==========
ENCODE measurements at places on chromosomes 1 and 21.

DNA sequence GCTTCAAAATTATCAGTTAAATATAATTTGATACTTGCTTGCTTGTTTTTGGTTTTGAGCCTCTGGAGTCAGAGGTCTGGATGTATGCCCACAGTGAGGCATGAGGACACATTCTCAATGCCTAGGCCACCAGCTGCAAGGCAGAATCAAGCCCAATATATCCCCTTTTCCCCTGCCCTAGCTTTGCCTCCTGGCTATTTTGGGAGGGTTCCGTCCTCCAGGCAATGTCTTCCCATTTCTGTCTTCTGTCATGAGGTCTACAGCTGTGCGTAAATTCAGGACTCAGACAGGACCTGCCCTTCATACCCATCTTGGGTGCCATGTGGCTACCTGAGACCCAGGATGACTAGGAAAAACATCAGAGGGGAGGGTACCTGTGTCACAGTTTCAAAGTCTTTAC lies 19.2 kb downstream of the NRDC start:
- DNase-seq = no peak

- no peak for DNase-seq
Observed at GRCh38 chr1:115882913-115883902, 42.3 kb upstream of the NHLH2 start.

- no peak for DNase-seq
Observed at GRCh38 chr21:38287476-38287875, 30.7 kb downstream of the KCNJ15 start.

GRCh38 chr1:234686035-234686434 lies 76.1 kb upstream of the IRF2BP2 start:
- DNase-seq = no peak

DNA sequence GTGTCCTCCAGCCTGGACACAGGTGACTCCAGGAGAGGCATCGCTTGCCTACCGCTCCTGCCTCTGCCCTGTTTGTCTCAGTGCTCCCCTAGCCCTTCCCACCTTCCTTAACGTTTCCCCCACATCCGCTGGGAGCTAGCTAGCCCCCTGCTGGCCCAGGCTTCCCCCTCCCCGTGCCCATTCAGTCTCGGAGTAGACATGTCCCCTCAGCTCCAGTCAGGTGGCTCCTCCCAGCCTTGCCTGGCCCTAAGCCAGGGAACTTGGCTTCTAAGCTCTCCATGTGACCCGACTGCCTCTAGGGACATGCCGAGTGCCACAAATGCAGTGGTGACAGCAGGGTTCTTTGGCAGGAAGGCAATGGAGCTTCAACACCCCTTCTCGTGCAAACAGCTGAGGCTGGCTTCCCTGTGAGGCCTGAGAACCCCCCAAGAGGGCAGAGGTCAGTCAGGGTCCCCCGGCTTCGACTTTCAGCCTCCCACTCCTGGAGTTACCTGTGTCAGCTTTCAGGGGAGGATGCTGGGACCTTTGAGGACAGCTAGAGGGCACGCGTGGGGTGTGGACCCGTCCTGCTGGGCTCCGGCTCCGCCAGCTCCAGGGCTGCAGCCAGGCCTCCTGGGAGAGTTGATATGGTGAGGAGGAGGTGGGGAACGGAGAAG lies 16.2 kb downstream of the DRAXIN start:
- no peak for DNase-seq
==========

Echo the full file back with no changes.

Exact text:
ENCODE measurements at places on chromosomes 1 and 21.

DNA sequence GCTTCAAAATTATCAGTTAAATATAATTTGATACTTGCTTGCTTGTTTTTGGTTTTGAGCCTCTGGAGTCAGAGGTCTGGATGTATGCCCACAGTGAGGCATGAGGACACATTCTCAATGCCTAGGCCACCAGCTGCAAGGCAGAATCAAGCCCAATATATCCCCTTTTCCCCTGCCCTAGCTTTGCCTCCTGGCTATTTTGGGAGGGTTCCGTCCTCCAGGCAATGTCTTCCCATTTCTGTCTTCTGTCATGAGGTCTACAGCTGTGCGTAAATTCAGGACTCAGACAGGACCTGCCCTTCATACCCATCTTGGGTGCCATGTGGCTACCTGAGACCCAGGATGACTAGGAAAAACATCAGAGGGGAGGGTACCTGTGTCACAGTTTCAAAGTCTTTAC lies 19.2 kb downstream of the NRDC start:
- DNase-seq = no peak

- no peak for DNase-seq
Observed at GRCh38 chr1:115882913-115883902, 42.3 kb upstream of the NHLH2 start.

- no peak for DNase-seq
Observed at GRCh38 chr21:38287476-38287875, 30.7 kb downstream of the KCNJ15 start.

GRCh38 chr1:234686035-234686434 lies 76.1 kb upstream of the IRF2BP2 start:
- DNase-seq = no peak

DNA sequence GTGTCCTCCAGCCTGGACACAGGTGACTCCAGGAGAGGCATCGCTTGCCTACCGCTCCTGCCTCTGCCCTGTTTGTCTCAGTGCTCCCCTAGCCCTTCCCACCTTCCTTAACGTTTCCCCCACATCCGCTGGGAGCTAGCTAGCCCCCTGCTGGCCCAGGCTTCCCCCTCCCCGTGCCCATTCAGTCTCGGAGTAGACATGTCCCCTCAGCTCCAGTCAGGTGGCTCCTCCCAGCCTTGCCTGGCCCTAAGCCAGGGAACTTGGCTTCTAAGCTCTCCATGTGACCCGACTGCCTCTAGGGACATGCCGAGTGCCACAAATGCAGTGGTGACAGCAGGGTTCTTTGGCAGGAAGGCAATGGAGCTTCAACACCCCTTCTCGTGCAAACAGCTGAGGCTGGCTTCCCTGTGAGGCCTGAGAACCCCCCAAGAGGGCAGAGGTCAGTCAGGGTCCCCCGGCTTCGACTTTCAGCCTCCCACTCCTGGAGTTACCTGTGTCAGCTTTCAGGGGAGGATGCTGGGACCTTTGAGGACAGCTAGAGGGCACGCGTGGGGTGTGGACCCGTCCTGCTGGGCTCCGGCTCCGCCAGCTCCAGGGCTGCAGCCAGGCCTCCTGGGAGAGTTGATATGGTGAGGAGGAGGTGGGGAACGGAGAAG lies 16.2 kb downstream of the DRAXIN start:
- no peak for DNase-seq